Economists concede that hundreds of thousands of American jobs will be lost to Mexico in industries where Mexico enjoys comparative advantage. But the expectation is that the net effect will be negligible because a similar number of relatively high- paying American jobs will be created as Mexico grows richer and demands more American products. Mexico's economy is only 5 percent the size of the economies of the United States and Canada combined, and most economists believe that Americans have much more to gain from Mexico as a consumer than they have to fear from Mexico as a competitor.
Environmentalists opposed NAFTA because they fear that boosting trade will intensify production with little regard for the environment. After all, industrialized countries are the world's biggest polluters--what if developing nations follow in their footsteps, consuming resources at an unsustainable rate and polluting the air, water, and soil? At minimum, environmentalists want export nations to comply with the environmental standards of countries they sell to, but they would rather see policies reformulated so that prices reflect the actual cost of resource depletion and environmental degradation.
Economists, who prefer to rely on market forces to smooth out social and political wrinkles, respond that prosperity fosters higher environmental standards. And many bristle at what has been called "eco-imperialism"--the notion of compelling nations to meet American standards of environmental safety. "The United States became as wealthy as we are by pillaging the environment. Who are we to say that the developing world can't do the same things we did?" asks assistant professor of economics Lori Kletzer. "The developed world didn't get to where it is by being clean. It amounts to telling Mexico 'We want to keep you poor because it's going to keep us clean.' There's got to be some middle ground."
The price of protectionism The NAFTA example points out that multinational economic agreements require countries to do some serious soul-searching about the costs of participating in a global economy.
"One of the central tenets of a market economy is people have to adapt. People don't like to see that there's a tradeoff, but there is," says Dooley. "There will be winners and losers. Some people will be hurt very badly. The tension is between changing and not changing. We could stay the same--we'd get a little poorer each year, but we'd be stable."
But there's a price attached to stability, too. Protectionist policies such as tariffs, quotas, and subsidies are typically adopted to save American jobs that are vulnerable to low-wage foreign competition. But reduced competition translates into higher prices for consumers. For example, a recent study by the Institute for International Economics found that the cost to consumers of saving jobs in 21 heavily protected industries averages $170,000 per job per year, even though the jobs paid an average of only $7.76 an hour. Similar studies a decade ago put the cost of protecting a single job in specialized steel at $1 million a year.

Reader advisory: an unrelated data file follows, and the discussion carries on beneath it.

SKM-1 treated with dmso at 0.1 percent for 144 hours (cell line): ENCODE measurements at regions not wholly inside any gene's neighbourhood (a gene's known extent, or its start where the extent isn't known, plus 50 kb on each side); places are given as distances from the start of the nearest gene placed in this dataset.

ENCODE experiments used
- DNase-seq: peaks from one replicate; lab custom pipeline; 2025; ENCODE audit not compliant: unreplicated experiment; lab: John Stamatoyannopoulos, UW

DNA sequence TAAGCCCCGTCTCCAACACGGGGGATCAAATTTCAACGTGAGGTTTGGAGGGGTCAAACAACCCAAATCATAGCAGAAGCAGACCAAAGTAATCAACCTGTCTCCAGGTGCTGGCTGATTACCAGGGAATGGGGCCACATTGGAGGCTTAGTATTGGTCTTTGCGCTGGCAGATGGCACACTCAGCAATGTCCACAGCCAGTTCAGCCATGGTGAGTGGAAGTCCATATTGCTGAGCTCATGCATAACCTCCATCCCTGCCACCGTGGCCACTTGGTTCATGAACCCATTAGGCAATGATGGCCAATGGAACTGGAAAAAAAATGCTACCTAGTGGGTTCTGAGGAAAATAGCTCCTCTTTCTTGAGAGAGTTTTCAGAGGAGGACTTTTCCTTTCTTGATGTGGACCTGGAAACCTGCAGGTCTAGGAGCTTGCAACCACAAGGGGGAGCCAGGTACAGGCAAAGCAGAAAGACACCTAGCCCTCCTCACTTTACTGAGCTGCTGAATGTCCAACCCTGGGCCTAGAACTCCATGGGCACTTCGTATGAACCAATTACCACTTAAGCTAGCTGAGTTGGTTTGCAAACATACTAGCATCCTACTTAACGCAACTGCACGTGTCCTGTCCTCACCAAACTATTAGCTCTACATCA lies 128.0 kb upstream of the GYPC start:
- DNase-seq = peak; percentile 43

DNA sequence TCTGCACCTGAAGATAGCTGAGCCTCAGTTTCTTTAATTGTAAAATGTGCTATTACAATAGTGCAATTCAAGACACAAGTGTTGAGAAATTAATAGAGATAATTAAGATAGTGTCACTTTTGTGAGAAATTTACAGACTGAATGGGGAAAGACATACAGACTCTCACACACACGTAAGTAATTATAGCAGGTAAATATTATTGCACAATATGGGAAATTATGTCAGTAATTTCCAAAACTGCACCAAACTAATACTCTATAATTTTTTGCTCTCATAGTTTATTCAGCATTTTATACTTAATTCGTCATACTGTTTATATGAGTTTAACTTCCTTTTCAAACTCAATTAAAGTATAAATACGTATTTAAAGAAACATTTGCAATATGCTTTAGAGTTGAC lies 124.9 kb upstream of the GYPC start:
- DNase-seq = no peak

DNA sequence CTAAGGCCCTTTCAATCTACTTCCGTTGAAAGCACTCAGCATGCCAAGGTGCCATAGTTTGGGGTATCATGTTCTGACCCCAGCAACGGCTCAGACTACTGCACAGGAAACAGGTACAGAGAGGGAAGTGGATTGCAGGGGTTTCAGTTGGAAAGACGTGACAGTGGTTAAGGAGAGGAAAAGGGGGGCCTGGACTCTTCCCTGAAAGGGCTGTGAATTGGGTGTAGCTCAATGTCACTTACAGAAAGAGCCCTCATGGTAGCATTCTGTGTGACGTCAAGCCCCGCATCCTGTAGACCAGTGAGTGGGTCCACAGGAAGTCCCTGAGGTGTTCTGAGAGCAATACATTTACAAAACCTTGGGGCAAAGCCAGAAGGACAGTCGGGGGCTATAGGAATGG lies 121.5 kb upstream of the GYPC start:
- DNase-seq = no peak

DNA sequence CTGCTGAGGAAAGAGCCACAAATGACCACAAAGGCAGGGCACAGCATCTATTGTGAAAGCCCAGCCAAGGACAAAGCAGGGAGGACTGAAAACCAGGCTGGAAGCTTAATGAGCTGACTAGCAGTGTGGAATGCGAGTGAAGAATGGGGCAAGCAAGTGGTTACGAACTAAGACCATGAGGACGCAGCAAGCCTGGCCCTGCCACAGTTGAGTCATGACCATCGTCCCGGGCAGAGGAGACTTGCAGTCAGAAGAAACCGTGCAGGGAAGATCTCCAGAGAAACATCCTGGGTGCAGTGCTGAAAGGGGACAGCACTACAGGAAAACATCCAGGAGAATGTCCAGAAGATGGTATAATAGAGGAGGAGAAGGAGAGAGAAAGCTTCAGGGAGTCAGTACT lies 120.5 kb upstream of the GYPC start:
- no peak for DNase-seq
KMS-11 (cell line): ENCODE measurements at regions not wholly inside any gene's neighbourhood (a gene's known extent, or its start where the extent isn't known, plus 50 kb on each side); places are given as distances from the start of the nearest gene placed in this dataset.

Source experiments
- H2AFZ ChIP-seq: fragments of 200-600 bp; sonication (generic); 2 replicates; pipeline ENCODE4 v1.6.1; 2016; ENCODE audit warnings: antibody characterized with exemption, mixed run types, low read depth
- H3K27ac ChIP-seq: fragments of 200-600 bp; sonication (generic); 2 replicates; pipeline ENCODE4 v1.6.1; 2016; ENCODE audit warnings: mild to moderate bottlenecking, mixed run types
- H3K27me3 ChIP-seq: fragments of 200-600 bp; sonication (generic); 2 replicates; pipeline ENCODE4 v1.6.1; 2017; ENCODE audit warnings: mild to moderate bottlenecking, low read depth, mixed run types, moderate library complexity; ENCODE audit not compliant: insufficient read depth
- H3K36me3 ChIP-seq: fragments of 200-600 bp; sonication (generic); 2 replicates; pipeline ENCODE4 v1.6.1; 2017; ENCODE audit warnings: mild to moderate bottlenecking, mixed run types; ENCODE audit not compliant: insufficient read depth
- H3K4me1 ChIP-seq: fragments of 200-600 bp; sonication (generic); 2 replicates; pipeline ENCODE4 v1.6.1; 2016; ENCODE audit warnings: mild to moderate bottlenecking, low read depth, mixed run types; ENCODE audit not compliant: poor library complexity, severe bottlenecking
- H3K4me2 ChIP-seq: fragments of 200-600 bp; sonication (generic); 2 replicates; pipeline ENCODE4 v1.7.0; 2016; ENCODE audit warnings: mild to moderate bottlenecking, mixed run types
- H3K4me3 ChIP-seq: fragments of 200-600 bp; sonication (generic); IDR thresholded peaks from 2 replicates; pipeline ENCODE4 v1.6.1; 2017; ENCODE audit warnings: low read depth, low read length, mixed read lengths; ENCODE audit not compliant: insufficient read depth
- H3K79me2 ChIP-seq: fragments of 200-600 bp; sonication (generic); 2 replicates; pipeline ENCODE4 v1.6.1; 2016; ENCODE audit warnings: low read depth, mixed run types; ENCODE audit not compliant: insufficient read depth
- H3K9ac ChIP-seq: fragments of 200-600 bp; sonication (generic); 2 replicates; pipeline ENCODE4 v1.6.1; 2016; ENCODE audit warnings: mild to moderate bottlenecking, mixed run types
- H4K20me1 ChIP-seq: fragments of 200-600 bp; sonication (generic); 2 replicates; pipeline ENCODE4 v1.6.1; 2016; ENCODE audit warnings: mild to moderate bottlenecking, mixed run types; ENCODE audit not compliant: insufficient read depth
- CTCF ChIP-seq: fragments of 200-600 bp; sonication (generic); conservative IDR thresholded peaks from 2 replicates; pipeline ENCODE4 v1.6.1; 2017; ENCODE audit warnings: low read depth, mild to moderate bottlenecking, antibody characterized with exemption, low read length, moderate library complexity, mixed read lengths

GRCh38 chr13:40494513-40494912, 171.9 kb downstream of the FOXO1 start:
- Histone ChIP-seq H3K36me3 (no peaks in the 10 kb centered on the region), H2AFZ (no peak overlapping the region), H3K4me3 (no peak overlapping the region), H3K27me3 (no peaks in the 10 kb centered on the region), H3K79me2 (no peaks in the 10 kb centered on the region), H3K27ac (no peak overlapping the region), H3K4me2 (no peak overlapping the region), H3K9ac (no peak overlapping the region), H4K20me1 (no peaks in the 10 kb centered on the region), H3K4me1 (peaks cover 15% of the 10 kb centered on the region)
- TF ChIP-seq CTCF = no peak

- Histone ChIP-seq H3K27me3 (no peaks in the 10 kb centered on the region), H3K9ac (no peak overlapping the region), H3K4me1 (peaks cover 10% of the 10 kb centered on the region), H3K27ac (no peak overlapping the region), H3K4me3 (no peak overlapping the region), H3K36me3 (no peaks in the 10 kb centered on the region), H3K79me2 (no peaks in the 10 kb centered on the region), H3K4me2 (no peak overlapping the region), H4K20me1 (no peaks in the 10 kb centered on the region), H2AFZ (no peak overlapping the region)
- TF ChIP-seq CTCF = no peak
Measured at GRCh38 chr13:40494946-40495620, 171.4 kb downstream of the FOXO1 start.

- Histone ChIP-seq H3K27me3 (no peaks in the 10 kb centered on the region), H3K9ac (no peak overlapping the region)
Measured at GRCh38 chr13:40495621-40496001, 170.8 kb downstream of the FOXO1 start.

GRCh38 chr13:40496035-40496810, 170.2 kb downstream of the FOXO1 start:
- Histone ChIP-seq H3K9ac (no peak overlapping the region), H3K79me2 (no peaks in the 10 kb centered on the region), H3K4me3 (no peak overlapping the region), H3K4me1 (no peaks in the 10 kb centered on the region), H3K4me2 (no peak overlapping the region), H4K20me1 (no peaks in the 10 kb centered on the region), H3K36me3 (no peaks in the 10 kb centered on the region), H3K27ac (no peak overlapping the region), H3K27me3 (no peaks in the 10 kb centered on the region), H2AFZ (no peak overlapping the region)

Protectionism has ripple effects throughout the economy, affecting production and investment and resulting in costs that far exceed the wages and benefits paid to workers whose jobs are saved. "It makes more sense to pay for retraining and extended unemployment benefits to help people facing layoff," says economics professor Kenneth Kletzer. "Preserving their current jobs distorts the pattern of employment and harms consumers and workers in other industries."
There's more to come Associate professor of economics Kwok-Chiu Fung, who recently spent eighteen months as the chief trade economist for the President's Council of Economic Advisers under George Bush and Bill Clinton, says concerns about job losses and the environment are being integrated into trade discussions to an unprecedented degree."Free trade benefits the country as a whole, but there are winners and losers," says Fung, who spearheaded analysis of NAFTA for both presidents. "The winners will outweigh the losers, which is why economists generally favor free trade, but we need to induce people to move out of industries that we can't compete in." As for the environment, Fung notes that negotiators during the recent GATT talks promised environmentalists that the next round of discussions will focus on their issues.
In the meantime, the latest GATT agreement, which involves 117 countries, comes before Congress this spring. Despite the high costs of protectionism, free trade remains a hard sell, and economists concede that support for GATT and other trade pacts may ultimately depend on the ability of governments to manage the human and environmental consequences of their agreements.